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Honda in Japan has introduced a new cabin air-filter design to reduce exposure to coronavirus inside a vehicle.


Andrew Markel is a technician and former service writer and he brings this practical knowledge to the Brake & Front End team as editor. Andrew holds several automotive certification from ASE and manufacturers. Andrew is the third generation of his family in the automotive repair business. He collects vintage tools and own several classic cars including a 1967 Rambler American.

Honda in Japan introduced a new accessory for its N-BOX vehicles called the Kurumaku. Translated into English, the word Kurumaku means “car mask,” which is an accurate term for this new cabin air-filter design to reduce exposure to coronavirus inside a vehicle.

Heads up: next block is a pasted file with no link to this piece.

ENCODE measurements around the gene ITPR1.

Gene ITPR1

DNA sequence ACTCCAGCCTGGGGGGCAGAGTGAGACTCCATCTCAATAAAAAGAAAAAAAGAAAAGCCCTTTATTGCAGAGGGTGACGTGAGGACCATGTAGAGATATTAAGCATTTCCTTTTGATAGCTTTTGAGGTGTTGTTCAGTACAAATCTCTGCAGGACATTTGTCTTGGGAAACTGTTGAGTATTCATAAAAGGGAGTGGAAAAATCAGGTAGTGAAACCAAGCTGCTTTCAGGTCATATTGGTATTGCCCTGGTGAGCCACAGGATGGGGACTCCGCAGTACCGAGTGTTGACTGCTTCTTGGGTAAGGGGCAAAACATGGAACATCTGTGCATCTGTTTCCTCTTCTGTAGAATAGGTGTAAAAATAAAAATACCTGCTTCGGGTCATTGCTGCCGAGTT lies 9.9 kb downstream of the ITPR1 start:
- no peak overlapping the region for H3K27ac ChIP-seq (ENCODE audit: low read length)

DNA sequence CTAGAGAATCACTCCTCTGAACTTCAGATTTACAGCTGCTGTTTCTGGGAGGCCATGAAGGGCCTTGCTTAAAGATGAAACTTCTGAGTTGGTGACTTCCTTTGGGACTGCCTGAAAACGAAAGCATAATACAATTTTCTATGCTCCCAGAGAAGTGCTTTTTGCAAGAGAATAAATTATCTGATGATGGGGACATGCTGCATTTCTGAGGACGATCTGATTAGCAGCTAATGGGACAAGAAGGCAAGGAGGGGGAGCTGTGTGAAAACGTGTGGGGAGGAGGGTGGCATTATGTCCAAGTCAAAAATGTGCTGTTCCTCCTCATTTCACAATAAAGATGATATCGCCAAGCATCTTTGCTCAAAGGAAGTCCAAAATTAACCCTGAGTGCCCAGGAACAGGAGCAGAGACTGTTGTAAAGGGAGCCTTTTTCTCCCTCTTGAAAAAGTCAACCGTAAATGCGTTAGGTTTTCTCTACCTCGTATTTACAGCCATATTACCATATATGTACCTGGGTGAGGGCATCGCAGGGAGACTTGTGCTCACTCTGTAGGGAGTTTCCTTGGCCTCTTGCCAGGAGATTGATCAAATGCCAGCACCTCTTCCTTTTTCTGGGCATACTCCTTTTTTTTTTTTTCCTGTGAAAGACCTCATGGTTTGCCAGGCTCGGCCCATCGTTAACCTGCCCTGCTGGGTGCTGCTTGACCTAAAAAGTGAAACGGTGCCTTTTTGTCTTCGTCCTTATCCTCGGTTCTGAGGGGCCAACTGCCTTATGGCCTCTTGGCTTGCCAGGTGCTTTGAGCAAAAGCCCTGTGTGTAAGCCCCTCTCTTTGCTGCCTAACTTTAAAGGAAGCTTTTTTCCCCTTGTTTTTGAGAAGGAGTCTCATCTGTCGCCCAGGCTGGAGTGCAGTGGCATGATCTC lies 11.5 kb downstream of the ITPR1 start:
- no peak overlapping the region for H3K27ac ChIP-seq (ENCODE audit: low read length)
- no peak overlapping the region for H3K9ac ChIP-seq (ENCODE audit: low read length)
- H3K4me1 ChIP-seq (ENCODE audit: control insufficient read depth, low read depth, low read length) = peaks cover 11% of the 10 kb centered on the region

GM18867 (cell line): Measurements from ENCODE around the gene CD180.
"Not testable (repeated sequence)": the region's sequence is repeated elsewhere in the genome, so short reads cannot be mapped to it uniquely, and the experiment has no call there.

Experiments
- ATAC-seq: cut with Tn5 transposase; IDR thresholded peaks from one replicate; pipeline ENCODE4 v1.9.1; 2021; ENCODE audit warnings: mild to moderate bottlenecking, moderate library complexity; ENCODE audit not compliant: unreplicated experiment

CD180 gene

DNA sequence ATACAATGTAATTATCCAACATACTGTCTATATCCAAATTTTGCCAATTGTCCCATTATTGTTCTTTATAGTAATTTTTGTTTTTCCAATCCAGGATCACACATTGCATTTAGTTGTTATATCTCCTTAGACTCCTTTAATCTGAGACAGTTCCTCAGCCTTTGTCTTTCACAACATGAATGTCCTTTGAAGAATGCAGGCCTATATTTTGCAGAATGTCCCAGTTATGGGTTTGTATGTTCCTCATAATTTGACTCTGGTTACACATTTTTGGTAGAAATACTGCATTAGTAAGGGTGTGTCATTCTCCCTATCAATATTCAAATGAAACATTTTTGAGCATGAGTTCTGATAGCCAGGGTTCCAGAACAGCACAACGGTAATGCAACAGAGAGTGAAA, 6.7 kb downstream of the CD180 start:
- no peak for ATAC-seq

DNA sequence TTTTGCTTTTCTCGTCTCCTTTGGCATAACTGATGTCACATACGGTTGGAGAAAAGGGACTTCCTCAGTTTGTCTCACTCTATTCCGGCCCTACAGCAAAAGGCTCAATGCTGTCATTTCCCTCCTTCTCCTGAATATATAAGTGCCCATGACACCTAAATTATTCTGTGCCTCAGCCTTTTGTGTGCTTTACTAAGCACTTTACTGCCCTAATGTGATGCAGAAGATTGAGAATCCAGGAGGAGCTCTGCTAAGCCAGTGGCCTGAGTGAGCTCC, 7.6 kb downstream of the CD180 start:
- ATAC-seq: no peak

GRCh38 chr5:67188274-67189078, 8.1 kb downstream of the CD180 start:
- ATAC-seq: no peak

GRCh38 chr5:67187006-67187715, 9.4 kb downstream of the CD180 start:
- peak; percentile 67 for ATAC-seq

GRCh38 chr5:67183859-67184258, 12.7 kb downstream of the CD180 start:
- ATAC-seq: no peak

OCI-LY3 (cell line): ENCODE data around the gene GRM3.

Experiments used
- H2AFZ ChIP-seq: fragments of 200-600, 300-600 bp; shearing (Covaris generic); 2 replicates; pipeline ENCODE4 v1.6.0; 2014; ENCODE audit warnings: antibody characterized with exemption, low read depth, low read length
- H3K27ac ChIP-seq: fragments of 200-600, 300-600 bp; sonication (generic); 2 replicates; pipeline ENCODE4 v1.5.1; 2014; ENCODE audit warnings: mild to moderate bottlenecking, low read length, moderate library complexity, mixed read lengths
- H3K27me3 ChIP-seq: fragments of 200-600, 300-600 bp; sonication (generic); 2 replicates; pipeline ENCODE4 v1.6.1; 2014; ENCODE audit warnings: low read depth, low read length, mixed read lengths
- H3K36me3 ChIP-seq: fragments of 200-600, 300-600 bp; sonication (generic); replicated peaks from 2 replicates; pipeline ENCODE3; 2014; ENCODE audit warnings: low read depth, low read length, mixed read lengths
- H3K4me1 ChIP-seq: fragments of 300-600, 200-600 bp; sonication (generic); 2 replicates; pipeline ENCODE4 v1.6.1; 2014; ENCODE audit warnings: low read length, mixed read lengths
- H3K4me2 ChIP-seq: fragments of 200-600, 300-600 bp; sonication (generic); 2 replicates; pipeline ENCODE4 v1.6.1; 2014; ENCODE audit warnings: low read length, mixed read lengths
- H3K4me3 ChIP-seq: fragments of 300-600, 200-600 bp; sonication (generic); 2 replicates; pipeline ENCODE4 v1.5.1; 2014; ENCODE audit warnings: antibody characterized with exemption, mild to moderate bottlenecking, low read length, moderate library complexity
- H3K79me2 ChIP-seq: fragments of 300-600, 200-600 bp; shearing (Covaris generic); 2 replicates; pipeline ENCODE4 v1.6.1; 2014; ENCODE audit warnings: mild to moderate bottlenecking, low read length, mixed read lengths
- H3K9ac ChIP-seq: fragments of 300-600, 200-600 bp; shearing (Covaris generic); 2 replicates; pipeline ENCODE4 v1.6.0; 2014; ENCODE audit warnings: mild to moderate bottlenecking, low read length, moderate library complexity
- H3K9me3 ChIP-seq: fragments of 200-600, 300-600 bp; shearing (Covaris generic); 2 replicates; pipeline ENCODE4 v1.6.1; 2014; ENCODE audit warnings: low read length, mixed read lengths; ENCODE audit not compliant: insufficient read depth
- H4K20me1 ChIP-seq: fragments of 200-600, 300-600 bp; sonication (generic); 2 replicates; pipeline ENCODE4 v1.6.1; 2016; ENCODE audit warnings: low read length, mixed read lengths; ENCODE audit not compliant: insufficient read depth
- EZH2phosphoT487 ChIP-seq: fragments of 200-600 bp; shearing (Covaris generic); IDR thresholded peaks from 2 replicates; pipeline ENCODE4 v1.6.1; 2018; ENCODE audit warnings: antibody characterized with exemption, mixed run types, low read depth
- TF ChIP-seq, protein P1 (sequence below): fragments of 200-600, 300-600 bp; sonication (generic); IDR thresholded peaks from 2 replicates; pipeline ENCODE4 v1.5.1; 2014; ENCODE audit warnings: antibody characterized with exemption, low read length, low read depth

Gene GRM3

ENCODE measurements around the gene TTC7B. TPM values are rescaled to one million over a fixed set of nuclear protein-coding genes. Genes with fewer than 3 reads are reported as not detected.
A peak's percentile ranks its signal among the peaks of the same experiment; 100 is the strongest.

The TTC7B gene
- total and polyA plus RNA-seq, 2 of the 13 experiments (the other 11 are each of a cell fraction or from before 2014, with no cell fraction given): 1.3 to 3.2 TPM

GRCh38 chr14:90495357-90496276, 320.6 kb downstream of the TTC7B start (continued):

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The Kurumaku filter goes on top of the standard cabin air filter. The filter media is treated with a zinc phosphate chemical that kills viruses and bacteria trapped in droplets. The filter is designed to work in the recirculation mode of the HVAC system. Honda has made the claim that in recirculation mode, the air in the cabin can be exchanged every 15 minutes. This can help to remove airborne droplets from inside the vehicle. 

This is not the first OE-driven coronavirus solution on the market. Ford recently released a software update for the Police version of the Explorer that heats the interior to kill viruses. One Chinese automaker announced that their cabin air filters meet N95 mask standards. Also, some automakers have endorsed ozone-generating machines as a way to fight the virus and remove unwanted smells.  

All of these solutions to current problems will be around long after the pandemic and will be opportunities for the auto care industry.




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